There are few better ways to spend a winter's day than on the hunting field. If you fancy having a go, here’s some simple guidelines to bear in mind so you can enjoy your day as much as possible
1. Ring ahead
If you are planning on going hunting, ring the hunt secretary at least one day prior to the meet to introduce yourself and ensure they will be expecting you. This is also a good opportunity to check where parking for the meet is and how much your cap (the fee you pay for your day’s hunting) will be.
2. Don’t be late
It sounds obvious, but you don’t want to miss out on any of the action, plus it’s polite to be prompt! If you’re not a regular, leave yourself extra time to get your stuff together and get on board so you’re not rushing about getting flustered, which your horse is bound to pick up on.
3. Say good morning
When you arrive at the meet, introduce yourself to the hunt secretary who will also take your cap.
4. Dress appropriately
Ratcatcher (hacking jacket) should be worn if you are autumn hunting (prior to your hunt’s opening meet) and a blue coat (for ladies), black coat (for gentlemen) or a hacking jacket may be worn for hunting during the season. It’s also important that you don’t wear anything that could get caught on trees and cause damage to you or your horse. Your horse doesn’t need to be plaited for autumn hunting, but should be clean and tidy.
5. Right of way
Hunt staff and hounds should be given right of way at all times. Turn your horse to face hounds or hunt staff as they pass.
Stay behind the field master at all times, follow them wherever they go and pay attention to any instructions they give, such as riding in single file around a headland to avoid ruining crops and field margins.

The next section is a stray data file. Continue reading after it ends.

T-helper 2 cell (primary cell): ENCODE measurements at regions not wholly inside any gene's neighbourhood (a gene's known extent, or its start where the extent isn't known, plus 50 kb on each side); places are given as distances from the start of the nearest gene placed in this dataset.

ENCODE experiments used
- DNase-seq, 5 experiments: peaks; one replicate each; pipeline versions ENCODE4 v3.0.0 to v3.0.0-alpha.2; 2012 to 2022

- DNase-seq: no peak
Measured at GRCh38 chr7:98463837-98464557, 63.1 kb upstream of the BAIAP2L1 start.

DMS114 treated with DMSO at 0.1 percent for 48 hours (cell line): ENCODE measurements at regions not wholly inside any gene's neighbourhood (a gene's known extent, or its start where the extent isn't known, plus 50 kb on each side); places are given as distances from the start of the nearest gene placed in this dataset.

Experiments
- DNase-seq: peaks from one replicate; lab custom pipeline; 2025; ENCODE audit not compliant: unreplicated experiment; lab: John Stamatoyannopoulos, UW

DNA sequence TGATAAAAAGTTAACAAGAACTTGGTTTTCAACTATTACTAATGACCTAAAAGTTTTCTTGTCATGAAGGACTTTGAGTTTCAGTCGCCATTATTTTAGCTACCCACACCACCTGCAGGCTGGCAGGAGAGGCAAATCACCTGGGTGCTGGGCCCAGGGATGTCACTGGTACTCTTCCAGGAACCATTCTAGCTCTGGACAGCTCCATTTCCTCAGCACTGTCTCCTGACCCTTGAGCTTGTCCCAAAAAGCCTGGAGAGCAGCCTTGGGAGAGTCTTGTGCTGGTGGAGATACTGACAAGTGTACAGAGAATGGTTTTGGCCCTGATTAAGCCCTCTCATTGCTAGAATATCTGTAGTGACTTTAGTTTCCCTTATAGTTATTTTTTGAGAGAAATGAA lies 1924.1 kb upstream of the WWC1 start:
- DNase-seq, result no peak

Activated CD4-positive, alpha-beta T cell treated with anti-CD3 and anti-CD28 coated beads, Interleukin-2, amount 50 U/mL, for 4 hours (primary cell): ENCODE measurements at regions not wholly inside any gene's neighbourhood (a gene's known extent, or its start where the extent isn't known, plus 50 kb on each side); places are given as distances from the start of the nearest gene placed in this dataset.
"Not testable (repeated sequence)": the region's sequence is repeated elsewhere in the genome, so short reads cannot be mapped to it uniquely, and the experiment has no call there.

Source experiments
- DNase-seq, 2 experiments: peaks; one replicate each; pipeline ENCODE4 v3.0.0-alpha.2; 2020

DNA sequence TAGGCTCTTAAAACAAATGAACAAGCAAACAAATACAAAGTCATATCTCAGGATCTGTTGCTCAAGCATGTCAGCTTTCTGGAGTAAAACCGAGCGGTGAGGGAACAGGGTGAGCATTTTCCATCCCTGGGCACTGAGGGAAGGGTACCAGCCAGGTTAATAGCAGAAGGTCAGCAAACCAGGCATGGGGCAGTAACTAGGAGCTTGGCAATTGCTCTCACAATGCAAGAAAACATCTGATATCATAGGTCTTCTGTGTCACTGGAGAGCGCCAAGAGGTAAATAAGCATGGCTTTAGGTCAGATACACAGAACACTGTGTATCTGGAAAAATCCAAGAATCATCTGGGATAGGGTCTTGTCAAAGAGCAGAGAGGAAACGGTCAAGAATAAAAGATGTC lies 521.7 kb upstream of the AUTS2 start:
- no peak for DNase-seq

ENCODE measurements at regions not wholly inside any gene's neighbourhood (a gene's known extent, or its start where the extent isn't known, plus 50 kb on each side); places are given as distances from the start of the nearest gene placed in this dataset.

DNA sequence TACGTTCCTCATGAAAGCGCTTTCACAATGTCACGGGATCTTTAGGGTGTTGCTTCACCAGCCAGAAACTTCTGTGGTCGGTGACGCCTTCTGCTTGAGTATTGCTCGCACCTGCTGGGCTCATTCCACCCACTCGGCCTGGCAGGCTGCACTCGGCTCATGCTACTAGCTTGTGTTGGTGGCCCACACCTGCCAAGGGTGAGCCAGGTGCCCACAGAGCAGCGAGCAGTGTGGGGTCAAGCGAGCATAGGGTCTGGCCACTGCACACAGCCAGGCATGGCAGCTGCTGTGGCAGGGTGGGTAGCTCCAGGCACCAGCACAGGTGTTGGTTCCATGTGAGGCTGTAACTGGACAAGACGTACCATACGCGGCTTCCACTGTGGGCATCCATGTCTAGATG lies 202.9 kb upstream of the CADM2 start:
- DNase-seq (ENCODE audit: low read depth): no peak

7. Don’t be noisy
Hunting is a sociable day out, but when hounds are being cast to find a laid-line, speak quietly so that they can get on with their job without any distractions.
8. Know the lingo
While hunting, you are likely to encounter hidden dangers such as holes. It is courteous to warn those behind you of these by saying “ware hole” or “hole on the left/right”. Likewise if the huntsman, whipper-in or hound needs to pass the field, you should let others know by saying “hunt please”, “whip please” or “hound please”. If you pass through an open gate say “gate please” to warn those behind you that the gate needs shutting by the final follower (this applies where there are no gate-shutters in the field or a helpful foot follower present who has offered to open and close the gate — in which case always say thank you to them).
If your horse is prone to kicking make sure it is wearing a red ribbon in its tail and keep to the rear of the field. If your horse is young or new to hunting it is recommended that your horse wears a green ribbon in its tail — this not only ensures the safety of others, but will also make your life easier as fellow followers will endeavour to give you extra space.
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Don’t approach the jump too closely behind someone else — always try to make sure the horse in front of you has jumped the fence three or four strides before you do. This means that if there is a problem, you have enough time to take appropriate action. Don’t queue-jump when lining up for a fence — it’s a sure fire way of annoying fellow field members! If your horse refuses, don’t immediately pull him left or right away from the fence as another follower might be approaching the fence and you could cut them up and cause an accident — have a look around you before you circle away. Don’t forget, if you don’t want to jump there is nearly always a non-jumping route available.
11. Be courteous
If you come across members of the public while hunting say good morning, always thank traffic as it passes and don’t block the road. When you decide to go home, make sure you say “good night” to the field master even if it’s still morning — this will prevent any confusion as to your sudden disappearance.
12. Have fun!
Most importantly, enjoy your day’s hunting — hopefully it will be the first of many.